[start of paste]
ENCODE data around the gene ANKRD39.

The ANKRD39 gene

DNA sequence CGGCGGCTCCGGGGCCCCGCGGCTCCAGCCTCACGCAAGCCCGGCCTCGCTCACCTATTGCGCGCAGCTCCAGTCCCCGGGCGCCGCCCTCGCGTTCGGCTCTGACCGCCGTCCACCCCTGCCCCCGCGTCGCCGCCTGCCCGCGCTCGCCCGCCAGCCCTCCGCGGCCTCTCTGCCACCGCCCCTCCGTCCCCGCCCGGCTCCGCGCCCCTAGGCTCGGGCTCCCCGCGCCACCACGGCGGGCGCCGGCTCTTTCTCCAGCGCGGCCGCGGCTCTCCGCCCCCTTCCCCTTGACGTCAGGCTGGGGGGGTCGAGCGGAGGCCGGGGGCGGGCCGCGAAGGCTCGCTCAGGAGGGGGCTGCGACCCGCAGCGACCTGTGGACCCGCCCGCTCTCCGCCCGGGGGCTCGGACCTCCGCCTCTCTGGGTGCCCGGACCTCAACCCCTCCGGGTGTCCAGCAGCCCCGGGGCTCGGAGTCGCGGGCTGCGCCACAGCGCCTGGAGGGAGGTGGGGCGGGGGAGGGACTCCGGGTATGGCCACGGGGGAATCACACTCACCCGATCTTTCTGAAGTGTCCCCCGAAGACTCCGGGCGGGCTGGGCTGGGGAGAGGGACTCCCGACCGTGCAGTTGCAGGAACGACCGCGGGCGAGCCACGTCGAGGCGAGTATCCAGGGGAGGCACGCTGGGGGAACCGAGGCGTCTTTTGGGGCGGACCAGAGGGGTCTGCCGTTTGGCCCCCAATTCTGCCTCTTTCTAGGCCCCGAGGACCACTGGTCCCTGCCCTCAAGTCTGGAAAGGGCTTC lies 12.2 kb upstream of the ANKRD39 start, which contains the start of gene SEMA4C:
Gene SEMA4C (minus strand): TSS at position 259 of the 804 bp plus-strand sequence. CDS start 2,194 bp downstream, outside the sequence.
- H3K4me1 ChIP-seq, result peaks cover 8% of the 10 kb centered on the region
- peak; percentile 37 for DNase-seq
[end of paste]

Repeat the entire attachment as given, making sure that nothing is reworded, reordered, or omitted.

ENCODE data around the gene ANKRD39.

The ANKRD39 gene

DNA sequence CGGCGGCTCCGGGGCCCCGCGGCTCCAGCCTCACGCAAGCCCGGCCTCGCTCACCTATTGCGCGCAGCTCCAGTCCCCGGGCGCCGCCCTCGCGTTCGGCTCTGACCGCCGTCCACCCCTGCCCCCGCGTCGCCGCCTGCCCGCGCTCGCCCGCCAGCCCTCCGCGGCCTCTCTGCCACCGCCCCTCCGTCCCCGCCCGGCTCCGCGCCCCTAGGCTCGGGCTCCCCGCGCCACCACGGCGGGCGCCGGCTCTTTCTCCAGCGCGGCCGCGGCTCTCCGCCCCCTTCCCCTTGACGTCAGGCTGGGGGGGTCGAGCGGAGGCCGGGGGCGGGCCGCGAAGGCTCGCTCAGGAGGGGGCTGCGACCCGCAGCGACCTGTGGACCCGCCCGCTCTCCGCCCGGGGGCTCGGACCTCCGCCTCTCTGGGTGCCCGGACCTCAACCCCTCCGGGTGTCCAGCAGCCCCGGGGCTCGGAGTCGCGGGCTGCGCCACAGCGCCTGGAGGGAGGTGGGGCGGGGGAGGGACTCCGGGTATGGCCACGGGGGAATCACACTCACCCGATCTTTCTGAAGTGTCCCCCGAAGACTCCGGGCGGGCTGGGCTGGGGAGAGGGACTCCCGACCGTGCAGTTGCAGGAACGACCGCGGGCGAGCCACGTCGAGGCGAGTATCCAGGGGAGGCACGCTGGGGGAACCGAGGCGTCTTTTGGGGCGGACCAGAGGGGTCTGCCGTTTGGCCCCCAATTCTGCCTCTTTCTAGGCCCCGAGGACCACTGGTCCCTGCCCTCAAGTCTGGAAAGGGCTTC lies 12.2 kb upstream of the ANKRD39 start, which contains the start of gene SEMA4C:
Gene SEMA4C (minus strand): TSS at position 259 of the 804 bp plus-strand sequence. CDS start 2,194 bp downstream, outside the sequence.
- H3K4me1 ChIP-seq, result peaks cover 8% of the 10 kb centered on the region
- peak; percentile 37 for DNase-seq